Two rare Scottish wildcat kittens have made their first appearance at the Highland Wildlife Park at Kingussie.
Vaa and Gynack, who were born on April 11, are the second successful litter for parents Betidh and Hamish.
The kittens are named after lochs in line with the custom at the park.
Experts agree that the Scottish wildcat is one of the UK’s most endangered animals, despite the lack of reliable population estimates.
The biggest threat to the Scottish wildcat is cross-breeding with feral domestic cats and responsible pet cat ownership will be a key element in conserving the wildcat.
Douglas Richardson, the park’s head of living collections said: “The appearance of these wildcat kittens is the latest in the Wildlife Park’s long history of breeding the species. Now, with the Scottish Wildcat Conservation Action Plan (SWCAP) in place, the contribution that these little chaps may make in the future to their species’ survival will hopefully be more impactful.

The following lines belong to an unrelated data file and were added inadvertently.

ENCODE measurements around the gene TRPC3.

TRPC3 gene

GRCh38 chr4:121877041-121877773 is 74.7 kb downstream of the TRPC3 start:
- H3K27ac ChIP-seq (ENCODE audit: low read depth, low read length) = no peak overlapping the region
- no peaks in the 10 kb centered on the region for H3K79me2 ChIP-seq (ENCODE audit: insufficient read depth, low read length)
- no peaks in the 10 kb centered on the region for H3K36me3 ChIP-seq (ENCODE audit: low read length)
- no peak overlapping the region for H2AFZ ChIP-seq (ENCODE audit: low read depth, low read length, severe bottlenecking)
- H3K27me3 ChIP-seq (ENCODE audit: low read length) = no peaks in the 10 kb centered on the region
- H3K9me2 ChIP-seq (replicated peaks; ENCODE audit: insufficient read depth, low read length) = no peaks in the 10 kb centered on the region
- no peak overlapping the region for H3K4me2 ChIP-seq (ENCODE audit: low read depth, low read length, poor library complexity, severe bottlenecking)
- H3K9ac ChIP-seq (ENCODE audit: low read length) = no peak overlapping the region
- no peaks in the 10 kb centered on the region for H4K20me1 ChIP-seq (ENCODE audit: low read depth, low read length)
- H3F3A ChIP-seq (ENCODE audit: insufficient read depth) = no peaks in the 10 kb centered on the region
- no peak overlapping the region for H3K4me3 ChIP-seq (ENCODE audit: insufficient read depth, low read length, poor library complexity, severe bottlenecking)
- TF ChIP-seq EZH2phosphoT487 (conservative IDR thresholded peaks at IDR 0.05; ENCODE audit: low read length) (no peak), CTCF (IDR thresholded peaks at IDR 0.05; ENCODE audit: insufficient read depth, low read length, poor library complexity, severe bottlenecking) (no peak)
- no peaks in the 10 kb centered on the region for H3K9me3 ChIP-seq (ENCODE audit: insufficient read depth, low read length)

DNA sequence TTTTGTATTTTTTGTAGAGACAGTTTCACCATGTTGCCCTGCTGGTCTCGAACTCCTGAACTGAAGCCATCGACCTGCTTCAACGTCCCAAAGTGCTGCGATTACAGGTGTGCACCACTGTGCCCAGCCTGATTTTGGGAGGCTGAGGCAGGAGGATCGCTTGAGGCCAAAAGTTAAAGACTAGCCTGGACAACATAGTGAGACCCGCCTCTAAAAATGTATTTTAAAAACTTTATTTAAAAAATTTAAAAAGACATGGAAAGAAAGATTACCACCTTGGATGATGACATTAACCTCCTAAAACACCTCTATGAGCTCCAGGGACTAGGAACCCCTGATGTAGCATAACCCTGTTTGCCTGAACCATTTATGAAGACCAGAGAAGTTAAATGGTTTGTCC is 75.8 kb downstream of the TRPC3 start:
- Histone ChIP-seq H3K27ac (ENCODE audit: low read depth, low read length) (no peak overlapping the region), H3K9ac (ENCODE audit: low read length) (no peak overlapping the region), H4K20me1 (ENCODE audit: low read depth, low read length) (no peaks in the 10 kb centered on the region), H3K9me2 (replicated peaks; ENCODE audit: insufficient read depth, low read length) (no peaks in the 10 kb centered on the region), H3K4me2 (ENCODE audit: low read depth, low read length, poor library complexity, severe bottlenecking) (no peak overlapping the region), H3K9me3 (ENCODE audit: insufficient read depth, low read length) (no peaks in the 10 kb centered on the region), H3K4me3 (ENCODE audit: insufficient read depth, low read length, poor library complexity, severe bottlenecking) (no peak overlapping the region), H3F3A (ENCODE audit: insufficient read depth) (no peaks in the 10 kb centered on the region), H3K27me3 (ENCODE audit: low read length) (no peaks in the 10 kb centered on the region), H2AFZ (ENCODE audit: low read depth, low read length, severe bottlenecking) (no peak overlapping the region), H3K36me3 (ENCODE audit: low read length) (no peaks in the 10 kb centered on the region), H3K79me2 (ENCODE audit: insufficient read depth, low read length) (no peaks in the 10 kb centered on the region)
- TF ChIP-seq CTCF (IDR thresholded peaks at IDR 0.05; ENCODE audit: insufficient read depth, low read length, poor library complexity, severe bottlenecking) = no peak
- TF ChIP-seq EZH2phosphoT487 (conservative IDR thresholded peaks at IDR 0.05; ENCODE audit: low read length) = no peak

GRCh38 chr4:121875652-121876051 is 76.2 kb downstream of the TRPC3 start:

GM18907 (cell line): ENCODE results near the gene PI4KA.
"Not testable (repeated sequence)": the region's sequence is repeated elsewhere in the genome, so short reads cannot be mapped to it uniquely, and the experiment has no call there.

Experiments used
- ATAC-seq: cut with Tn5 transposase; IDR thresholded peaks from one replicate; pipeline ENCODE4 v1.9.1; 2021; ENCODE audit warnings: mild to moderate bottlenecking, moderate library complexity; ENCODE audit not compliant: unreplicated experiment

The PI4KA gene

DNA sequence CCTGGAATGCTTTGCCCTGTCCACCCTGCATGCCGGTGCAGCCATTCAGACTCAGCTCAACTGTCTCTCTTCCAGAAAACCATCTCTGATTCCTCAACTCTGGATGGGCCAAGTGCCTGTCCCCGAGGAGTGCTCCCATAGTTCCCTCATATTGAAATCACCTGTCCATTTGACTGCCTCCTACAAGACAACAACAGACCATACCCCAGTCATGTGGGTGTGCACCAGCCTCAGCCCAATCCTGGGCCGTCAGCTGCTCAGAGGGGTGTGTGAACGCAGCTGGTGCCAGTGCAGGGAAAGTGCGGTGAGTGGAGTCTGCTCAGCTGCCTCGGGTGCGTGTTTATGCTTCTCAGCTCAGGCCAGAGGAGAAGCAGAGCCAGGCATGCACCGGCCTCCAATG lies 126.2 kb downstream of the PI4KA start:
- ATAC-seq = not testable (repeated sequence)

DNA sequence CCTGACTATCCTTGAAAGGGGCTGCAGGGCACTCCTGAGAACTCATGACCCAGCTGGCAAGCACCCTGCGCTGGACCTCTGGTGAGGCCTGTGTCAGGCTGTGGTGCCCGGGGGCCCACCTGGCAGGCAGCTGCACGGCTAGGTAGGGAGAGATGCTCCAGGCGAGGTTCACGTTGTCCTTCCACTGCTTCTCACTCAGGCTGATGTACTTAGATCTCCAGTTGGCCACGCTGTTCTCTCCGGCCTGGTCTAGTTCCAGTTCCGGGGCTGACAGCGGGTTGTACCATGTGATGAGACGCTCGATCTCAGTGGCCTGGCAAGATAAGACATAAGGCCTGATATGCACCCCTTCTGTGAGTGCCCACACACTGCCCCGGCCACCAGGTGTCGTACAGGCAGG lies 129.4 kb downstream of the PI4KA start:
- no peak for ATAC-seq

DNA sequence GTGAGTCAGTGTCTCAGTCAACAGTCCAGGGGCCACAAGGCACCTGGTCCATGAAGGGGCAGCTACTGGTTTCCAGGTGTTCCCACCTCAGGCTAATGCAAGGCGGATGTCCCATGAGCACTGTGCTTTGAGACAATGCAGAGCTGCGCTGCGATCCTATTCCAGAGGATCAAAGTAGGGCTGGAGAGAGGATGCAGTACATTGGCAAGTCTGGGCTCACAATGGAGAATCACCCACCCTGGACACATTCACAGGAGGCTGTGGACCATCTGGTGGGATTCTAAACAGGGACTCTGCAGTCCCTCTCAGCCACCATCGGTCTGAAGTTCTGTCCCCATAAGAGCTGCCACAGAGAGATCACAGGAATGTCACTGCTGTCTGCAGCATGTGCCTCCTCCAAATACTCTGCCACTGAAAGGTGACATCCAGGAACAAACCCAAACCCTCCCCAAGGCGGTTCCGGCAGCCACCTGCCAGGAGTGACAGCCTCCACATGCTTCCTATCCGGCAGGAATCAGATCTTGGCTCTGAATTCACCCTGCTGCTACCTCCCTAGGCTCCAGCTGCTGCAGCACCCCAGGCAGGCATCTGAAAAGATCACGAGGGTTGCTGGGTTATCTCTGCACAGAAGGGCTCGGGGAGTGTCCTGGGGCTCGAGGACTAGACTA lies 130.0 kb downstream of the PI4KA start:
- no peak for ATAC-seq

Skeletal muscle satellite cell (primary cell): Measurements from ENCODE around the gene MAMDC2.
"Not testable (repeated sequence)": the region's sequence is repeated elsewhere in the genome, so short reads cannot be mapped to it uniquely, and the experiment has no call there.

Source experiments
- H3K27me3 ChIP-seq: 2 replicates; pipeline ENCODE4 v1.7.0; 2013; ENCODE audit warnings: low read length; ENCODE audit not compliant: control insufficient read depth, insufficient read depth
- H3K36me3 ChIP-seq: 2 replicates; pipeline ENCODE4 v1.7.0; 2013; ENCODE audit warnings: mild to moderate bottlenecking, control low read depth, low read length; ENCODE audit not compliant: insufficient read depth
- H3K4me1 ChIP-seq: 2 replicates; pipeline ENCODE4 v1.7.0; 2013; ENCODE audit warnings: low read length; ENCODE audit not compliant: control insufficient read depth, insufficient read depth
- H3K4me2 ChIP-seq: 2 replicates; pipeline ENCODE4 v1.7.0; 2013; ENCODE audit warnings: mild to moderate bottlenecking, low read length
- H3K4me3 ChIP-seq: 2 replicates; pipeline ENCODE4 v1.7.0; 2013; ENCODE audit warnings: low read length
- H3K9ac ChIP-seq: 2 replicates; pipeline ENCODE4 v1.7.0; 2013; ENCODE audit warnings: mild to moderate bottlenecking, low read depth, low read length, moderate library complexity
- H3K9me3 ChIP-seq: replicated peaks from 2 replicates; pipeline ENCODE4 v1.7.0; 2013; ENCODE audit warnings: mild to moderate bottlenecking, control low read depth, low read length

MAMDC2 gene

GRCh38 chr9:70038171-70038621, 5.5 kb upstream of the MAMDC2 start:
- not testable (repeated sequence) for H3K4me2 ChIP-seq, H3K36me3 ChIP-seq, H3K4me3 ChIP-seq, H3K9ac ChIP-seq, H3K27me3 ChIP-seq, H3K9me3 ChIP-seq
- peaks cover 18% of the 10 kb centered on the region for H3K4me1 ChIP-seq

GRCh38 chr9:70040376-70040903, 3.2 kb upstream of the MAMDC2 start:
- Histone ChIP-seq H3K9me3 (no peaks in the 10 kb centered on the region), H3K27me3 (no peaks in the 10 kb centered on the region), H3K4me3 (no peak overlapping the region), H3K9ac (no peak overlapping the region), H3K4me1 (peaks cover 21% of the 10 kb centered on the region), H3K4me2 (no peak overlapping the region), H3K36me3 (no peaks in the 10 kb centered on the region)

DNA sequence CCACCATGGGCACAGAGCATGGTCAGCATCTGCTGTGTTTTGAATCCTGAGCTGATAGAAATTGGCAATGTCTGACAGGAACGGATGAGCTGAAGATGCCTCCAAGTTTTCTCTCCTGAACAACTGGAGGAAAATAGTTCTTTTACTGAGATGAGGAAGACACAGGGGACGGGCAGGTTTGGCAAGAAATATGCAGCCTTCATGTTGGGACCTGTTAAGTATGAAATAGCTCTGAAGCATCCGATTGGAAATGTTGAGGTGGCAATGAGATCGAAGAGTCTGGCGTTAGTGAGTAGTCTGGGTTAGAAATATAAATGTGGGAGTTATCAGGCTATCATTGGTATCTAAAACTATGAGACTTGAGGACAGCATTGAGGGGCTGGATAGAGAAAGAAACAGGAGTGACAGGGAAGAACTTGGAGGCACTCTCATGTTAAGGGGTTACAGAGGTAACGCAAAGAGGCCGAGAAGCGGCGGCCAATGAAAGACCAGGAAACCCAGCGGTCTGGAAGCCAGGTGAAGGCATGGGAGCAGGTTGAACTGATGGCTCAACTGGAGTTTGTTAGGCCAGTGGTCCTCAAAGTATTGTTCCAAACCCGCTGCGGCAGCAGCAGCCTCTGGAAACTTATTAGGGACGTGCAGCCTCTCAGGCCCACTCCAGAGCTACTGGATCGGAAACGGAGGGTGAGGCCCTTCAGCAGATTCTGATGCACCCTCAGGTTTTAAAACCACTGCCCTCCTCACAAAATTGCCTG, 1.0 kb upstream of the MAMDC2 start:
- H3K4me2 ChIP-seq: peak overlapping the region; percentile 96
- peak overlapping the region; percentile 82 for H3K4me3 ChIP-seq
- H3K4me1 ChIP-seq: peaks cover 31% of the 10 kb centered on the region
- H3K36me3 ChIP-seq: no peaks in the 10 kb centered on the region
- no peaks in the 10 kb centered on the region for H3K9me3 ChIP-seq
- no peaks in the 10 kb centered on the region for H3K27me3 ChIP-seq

“The Highland Wildlife Park is playing a significant role in a high priority proactive breeding programme which aims to create a reservoir of genetically pure wildcats to be re-released in the future.”
The Royal Zoological Society of Scotland’s WildGenes laboratory is also carrying out genetic testing on wildcats to determine the extent of hybridisation.
By 2019, the SWCAP aims to have to have secured five stable wildcat populations in the wild and have a better understanding of wildcat distribution and genetics.
It also aims to create greater local awareness of the threats posed by feral cats and the importance of domestic cat owners having their pets neutered.
The park also had another happy event recently, the birth of two Eastern kiang foals to mothers Boshay and Cin-tsha. Kiang are Tibetan wild ass.
Mr Richardson said: “Although currently not threatened in the wild, kiang are still fairly uncommon in zoological collections and we are justifiably proud of our success with this species.